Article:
How Binge Drinking Causes Lasting Brain Changes in Teens
Heavy drinking in adolescence has lasting effects on the brain wiring, and may increase the risk of psychological problems and alcohol use disorder later in life, say scientists, including one of Indian origin.
Researchers at the University of Illinois in the US have shown that some of these lasting changes are the result of epigenetic changes that alter the expression of a protein crucial for the formation and maintenance of neural connections in the amygdala - the part of the brain involved in emotion, fear and anxiety.
Their results, published in the journal Translational Psychiatry, are based on the analysis of postmortem human brain tissue.
Epigenetics refers to chemical changes to DNA, RNA or specific proteins associated with chromosomes that change the activity of genes without changing the genes themselves.
These kinds of epigenetic alterations have been linked to changes in behaviour and disease, said Subhash Pandey, a professor at the University of Illinois.
The researchers looked at postmortem human amygdala tissue from the brains of 11 individuals who started drinking heavily before the age of 21 or early-onset drinkers; 11 individuals who started drinking seriously after the age of 21, known as late-onset drinkers; and 22 individuals with no history of alcohol use disorder.
The average age of death of the individuals from whom the samples were taken was 58 years old for those without alcohol use disorder; 55 years old for early-onset drinkers; and 59 for late-onset drinkers.
Amygdalae of individuals who were early-onset drinkers had about 30 per cent more of a molecule called BDNF-AS, a large non-coding RNA.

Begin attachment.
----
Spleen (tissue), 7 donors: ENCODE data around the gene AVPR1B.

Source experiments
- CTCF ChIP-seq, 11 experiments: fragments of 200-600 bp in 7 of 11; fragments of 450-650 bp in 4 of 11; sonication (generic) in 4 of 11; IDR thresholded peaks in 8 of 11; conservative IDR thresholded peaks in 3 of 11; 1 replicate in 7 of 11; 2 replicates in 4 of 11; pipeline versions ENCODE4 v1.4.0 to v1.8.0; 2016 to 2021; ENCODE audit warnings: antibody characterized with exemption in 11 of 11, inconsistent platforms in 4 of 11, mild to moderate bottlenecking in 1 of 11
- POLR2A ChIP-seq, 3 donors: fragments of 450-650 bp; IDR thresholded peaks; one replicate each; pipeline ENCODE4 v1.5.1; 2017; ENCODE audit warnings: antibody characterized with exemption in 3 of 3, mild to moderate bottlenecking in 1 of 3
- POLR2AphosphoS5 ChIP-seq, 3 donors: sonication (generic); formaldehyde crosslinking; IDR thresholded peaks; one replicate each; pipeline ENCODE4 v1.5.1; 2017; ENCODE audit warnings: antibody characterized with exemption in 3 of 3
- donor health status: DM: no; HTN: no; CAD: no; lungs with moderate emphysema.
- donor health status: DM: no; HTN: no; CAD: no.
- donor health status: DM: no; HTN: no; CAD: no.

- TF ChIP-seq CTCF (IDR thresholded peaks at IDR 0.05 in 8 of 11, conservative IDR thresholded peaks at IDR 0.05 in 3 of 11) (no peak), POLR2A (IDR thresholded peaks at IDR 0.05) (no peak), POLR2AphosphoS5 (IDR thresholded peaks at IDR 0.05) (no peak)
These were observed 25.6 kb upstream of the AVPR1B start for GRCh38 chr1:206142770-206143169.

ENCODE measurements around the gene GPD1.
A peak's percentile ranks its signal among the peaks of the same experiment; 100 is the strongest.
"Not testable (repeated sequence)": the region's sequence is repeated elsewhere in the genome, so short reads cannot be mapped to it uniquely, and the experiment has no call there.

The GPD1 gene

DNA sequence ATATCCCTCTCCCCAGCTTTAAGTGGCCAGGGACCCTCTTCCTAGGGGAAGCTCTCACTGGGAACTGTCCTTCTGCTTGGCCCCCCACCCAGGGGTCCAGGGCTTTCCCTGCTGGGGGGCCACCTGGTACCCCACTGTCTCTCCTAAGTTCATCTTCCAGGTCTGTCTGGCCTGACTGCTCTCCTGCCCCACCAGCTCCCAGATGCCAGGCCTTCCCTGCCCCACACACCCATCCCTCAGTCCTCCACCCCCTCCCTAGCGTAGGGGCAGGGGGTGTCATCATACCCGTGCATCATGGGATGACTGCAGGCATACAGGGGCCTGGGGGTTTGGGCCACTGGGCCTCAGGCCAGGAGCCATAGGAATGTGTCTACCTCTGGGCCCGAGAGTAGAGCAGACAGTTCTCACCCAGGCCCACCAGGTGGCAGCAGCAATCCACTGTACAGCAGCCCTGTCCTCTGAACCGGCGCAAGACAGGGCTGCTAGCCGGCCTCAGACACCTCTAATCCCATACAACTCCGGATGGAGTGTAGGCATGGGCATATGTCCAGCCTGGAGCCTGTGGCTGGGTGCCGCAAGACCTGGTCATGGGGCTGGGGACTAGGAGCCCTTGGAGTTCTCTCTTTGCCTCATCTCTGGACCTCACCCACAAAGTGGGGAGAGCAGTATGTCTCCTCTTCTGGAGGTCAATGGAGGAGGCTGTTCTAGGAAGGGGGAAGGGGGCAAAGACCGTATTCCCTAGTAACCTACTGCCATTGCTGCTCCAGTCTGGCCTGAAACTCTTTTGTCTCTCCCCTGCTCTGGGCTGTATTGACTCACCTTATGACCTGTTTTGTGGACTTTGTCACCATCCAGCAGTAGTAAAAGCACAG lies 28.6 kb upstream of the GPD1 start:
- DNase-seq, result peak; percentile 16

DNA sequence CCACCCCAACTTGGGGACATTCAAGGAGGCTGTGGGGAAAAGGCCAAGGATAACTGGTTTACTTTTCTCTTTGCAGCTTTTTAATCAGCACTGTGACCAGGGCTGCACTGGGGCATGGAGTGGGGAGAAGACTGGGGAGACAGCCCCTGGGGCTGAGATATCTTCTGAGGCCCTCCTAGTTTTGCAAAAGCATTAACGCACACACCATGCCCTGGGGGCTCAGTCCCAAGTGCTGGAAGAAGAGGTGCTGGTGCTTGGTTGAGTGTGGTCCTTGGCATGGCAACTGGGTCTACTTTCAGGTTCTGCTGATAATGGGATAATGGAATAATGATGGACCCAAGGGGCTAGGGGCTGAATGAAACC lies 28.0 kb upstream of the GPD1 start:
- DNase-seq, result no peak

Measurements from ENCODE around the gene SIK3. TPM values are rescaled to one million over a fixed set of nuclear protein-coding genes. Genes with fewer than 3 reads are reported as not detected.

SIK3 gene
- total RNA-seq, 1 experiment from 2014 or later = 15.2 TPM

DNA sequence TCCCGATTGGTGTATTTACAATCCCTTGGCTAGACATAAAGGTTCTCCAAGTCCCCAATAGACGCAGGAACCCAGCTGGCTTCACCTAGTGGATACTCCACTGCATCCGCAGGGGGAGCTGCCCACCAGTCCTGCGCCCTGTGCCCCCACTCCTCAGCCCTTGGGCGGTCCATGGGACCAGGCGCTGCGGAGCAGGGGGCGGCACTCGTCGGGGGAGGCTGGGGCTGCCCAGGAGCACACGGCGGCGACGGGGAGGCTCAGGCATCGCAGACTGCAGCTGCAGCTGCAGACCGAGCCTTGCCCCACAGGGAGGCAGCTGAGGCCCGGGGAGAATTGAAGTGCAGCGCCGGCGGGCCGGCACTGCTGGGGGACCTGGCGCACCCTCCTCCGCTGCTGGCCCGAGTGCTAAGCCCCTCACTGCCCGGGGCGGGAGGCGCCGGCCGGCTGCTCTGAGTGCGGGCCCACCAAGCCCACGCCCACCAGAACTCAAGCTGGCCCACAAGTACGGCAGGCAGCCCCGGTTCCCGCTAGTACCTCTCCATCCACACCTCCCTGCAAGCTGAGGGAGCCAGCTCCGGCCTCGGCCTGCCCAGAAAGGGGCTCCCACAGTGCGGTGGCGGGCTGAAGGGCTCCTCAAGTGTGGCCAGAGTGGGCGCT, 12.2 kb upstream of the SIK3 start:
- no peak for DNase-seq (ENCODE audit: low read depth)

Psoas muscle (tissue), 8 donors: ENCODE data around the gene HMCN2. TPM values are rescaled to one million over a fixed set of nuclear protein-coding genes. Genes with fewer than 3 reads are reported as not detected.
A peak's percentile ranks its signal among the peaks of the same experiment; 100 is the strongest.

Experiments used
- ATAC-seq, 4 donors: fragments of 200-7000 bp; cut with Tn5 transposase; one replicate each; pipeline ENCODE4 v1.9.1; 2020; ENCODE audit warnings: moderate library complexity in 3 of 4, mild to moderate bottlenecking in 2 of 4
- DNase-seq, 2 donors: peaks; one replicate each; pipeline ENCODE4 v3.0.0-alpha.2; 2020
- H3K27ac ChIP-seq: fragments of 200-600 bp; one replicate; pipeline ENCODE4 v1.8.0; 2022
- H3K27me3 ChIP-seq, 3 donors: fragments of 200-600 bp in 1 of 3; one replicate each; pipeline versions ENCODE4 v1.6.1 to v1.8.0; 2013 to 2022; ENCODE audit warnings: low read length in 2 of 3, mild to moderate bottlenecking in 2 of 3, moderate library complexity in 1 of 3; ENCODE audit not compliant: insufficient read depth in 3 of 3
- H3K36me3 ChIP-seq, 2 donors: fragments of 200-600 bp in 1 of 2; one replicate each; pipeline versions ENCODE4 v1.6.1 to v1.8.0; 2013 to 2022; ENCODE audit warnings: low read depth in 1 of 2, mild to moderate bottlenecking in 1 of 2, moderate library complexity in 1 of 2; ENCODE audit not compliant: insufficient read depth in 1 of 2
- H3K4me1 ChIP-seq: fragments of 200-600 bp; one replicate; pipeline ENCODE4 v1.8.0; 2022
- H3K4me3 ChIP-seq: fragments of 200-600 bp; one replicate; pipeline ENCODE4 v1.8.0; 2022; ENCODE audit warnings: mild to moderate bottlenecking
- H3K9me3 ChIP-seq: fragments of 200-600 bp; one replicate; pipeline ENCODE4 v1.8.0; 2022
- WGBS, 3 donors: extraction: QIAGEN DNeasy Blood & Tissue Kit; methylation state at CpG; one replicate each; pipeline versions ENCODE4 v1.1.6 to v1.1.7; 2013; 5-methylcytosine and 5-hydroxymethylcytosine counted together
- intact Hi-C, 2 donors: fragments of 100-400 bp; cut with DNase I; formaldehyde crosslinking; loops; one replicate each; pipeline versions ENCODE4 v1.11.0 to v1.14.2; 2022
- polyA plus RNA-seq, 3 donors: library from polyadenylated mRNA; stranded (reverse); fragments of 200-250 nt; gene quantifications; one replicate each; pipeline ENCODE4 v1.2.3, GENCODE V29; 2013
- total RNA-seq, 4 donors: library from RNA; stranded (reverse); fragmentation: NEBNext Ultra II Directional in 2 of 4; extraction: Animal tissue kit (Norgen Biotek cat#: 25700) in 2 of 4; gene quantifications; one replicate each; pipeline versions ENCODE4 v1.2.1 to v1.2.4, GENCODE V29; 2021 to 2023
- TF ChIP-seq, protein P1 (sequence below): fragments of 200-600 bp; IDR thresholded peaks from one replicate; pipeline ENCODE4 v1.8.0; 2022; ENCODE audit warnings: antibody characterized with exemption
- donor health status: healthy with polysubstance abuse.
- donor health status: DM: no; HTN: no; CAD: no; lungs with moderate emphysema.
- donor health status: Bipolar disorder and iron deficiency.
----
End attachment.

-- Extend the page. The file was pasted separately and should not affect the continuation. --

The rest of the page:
Usually, RNA is involved in the production of proteins from DNA, but researchers said this one is not. BDNF-AS regulates a gene that produces a protein called BDNF.
This protein is a growth factor and is crucial for the normal formation and maintenance of synapses throughout the brain.
This reduction in BDNF was not seen in brain samples from late-onset drinkers or from people with no alcohol use disorder.
Pandey believes that epigenetic changes to BDNF-AS are the reason BDNF is lower in the amygdalae from people who started drinking early in life.
"BDNF is needed for normal development in the brain and for connections to form between neurons," said Pandey.
"If levels are lowered due to alcohol exposure, then the brain will not develop normally, and we see that in these brain samples where there are abnormalities in another synaptic gene, Arc, possibly making abnormal connections between neurons," he said.
Researchers found that the increase in BDNF-AS in the early-onset drinkers is caused by decreased methylation of BDNF-AS.
Methylation is a type of epigenetic change where a molecule containing a methyl group is added to another molecule and results in a change in genetic expression.
The decreased methylation of BDNF-AS is believed to be caused by early-onset drinking and appears to be a long-lasting change.
"The epigenetic changes we saw in the amygdala of early-onset drinkers can alter the normal function of the amygdala, which helps regulate our emotions, and may cause individuals to be more susceptible for things like anxiety," Pandey said.